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Implementing a server is not much more difficult than implementing a client The main differences are that you must know a few simple rules about the implementation of servants, how to raise exceptions, and how to create object references As for CORBA clients, much of the server-side code is boilerplate that you can write once and then forget about, so most of the effort in writing a server goes toward providing the application semantics rather than worrying about infrastructure concerns As with the client side, what may seem complex to you now soon becomes second nature The small amount of complexity that is added to your code by using an ORB is amply repaid by the advantages we mention in Section 88 Although this version of the CCS server is simple and lacks a number of features, it is easy to write a server that is more sophisticated without unduly complicating the source code How to achieve this is the topic of the next two chapters, which provide detailed discussion of the POA and object life cycle, respectively
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IT-SC book: Advanced CORBA Programming with C++
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11 The Portable Object Adapter
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This chapter explains the POA in detail After the introduction in Section 112, Section 113 provides a high-level overview of the POA In Section 114 we provide details of the various policies that you use to control POA behavior After that, we describe the process of creating POAs in Section 115 Section 116 defines servants and discusses how you implement them, and Section 117 explains how you create and activate CORBA objects using the POA Section 118 details operations that convert between object references, object identifiers, and servants In Section 119 we explain how to deactivate objects and reclaim servant resources We describe the control of the flow of requests into a POA in Section 1110 In Section 1111 we briefly depart from our presentation of the POA to discuss issues related to ORB-level request flow control and server shutdown Section 1112 explains POA activation, and we describe POA destruction in Section 1113 Finally, in Section 1114 we discuss certain combinations of POA policies along with the types of applications that they are best suited for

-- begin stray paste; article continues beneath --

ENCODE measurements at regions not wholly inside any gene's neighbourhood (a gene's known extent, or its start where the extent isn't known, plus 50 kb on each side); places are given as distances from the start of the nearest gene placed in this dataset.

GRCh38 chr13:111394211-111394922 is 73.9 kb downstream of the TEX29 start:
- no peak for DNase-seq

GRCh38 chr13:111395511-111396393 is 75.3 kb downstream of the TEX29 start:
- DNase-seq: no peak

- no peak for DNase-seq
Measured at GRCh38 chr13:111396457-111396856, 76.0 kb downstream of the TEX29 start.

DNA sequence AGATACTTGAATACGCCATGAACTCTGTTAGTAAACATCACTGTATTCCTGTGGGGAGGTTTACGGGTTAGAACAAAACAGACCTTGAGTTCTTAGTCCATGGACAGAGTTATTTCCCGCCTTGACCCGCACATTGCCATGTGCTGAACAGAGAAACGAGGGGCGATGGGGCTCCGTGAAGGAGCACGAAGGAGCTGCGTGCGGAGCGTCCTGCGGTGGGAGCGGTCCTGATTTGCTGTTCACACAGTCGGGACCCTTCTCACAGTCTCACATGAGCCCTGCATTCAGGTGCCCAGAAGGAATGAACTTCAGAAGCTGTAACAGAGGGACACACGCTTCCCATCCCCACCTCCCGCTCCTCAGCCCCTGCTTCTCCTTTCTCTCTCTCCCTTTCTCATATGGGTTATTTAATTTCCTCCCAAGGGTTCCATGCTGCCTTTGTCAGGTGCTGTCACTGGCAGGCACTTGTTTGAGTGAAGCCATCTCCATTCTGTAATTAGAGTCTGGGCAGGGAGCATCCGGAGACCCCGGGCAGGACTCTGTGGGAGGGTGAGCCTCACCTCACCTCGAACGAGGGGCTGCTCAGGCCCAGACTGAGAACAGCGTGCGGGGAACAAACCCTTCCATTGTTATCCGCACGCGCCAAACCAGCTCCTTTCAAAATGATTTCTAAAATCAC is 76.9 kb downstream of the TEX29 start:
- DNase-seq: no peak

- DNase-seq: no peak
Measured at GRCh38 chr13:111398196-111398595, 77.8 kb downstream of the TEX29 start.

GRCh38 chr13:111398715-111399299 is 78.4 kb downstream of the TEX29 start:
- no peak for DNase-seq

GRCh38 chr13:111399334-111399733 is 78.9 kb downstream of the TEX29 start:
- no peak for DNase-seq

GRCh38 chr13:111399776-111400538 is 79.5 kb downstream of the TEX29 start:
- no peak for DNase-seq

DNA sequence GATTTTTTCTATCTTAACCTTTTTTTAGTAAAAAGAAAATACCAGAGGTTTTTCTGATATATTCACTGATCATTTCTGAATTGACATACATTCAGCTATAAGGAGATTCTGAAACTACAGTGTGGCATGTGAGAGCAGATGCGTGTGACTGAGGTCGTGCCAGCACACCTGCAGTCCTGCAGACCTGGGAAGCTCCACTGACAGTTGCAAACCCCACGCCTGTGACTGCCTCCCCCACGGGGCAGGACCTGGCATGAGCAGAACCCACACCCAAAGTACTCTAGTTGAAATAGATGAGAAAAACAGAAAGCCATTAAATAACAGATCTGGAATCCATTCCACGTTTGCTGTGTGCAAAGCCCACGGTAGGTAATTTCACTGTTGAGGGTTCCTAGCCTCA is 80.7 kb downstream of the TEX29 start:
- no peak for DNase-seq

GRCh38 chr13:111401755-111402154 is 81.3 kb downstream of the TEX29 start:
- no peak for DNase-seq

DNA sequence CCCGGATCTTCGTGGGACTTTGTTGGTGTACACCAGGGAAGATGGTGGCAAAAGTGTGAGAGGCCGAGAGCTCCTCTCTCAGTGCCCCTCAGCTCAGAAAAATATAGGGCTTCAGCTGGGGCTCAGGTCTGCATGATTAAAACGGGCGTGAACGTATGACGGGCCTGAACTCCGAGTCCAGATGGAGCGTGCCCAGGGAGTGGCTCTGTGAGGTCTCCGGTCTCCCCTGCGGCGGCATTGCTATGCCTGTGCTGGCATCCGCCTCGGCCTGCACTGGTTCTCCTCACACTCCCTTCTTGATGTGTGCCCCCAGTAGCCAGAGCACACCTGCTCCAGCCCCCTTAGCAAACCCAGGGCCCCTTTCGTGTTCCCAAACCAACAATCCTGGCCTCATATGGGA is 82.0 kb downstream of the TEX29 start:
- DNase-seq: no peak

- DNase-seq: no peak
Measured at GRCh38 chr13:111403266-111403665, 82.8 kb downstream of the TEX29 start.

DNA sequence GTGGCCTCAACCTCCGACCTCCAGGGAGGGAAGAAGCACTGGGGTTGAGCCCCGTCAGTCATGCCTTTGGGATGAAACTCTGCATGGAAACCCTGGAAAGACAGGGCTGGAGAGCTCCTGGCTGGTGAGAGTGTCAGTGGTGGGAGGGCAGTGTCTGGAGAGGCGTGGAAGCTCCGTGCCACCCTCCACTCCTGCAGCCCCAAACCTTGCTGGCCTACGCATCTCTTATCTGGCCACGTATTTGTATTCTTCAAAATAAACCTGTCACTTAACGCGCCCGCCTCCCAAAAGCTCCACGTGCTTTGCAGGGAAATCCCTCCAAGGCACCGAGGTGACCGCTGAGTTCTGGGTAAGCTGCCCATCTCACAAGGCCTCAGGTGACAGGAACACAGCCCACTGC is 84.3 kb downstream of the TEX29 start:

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112 Introduction
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We explain in 9 that the POA provides fundamental services such as object creation, servant registration, and request dispatching However, that chapter presents only those POA features needed to explain the server-side C++ mapping Specifically, it introduces only the Root POA, thereby allowing us to illustrate the most basic object creation and servant registration facilities Our examples in 9 do not even use all the features supplied by the Root POA, which itself provides only a small subset of all possible POA features The POA specification provides a full suite of features and services intended to allow developers to write scalable, high-performance server applications Because of this, the POA figures prominently in the ability of application developers to properly control the resources required for implementing CORBA objects and delivering requests to them Although server applications have a finite amount of memory, CPU power, and network connections available to them, they must appear to provide the best possible service to every client Thus, understanding POA features and the relationships between them and knowing when to use them are critical to making the trade-offs necessary for creating high-performance server applications
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113 POA Fundamentals
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In a server application, a POA is responsible for creating object references, activating objects, and dispatching requests made on objects to their respective servants It is in the POA that the world of CORBA objects intersects the world of programming language
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servants Therefore, the POA is involved in all aspects of an object's life cycle, from creation to destruction Naturally, an object does not exist until it has been created An object reference always results from creating a CORBA object Once created, an object can alternate between being activated and being deactivated While activated, the object is capable of receiving and carrying out requests To have requests delivered to it, the object must be incarnated, or given bodily form, by a servant The lifetimes of servants are completely separate from the lifetimes of CORBA objects A given object is incarnated by only a single servant at any given point in time, but over time, many servant instances can be created to incarnate a single CORBA object Eventually, each servant is etherealized to break the bond between it and its CORBA object (To distinguish between servant life cycles and CORBA object life cycles, remember that the terms incarnate and etherealize apply to servants, whereas create and destroy apply to CORBA objects) Finally, the CORBA object is destroyed, and it returns to the non-existent state Figure 111 shows the life cycle states of CORBA objects and their servants
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